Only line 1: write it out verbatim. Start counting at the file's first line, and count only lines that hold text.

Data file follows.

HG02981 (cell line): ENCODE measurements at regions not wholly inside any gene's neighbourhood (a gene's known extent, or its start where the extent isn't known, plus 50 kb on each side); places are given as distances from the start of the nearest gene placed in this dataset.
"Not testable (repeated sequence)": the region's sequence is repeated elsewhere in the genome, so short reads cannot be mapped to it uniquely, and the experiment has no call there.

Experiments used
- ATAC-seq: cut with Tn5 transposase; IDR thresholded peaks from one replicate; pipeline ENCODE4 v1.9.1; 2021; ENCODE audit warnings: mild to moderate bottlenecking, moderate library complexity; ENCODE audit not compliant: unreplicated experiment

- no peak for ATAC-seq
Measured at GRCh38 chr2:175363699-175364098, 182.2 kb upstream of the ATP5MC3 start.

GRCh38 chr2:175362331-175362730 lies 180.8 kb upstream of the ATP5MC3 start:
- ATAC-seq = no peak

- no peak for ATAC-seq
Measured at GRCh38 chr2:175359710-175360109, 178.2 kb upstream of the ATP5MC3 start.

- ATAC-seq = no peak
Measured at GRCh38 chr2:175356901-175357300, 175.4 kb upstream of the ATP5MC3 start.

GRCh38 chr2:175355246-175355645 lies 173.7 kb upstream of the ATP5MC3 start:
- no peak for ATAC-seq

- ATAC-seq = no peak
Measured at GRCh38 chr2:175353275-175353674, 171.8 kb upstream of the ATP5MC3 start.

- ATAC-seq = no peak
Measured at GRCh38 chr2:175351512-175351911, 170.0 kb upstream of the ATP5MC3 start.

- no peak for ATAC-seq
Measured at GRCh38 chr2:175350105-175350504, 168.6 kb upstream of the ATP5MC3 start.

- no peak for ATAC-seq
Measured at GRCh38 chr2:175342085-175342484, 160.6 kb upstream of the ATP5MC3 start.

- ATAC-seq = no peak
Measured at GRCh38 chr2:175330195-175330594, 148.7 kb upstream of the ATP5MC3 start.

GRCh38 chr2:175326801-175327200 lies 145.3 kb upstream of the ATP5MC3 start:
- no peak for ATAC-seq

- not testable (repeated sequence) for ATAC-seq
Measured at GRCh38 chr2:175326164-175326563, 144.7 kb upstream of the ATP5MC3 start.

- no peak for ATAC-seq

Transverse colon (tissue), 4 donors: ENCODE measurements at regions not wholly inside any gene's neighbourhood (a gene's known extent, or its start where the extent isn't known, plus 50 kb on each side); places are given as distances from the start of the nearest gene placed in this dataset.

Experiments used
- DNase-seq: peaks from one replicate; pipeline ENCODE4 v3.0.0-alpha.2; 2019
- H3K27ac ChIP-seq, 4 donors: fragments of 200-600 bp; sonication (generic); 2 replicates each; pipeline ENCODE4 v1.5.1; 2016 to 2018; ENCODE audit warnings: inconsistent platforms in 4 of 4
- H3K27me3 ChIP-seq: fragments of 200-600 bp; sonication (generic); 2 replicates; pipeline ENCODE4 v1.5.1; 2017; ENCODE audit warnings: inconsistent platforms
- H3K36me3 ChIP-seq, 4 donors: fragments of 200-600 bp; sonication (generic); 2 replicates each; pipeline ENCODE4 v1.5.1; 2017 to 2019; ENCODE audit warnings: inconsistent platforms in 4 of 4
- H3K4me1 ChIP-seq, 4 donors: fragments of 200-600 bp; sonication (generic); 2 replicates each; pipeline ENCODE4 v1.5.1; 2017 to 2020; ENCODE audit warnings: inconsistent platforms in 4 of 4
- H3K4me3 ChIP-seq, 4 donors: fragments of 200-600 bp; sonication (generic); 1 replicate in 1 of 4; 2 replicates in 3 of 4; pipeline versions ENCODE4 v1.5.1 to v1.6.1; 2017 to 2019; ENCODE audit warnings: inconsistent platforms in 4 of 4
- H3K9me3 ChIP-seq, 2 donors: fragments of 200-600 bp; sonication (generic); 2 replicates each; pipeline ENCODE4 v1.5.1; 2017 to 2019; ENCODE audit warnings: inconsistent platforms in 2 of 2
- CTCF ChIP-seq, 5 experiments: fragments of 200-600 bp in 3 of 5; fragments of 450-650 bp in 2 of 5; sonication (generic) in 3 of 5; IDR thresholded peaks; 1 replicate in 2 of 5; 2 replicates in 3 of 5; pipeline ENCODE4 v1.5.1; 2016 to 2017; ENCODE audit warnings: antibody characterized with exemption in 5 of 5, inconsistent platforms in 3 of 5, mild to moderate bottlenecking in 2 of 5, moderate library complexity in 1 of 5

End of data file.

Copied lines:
HG02981 (cell line): ENCODE measurements at regions not wholly inside any gene's neighbourhood (a gene's known extent, or its start where the extent isn't known, plus 50 kb on each side); places are given as distances from the start of the nearest gene placed in this dataset.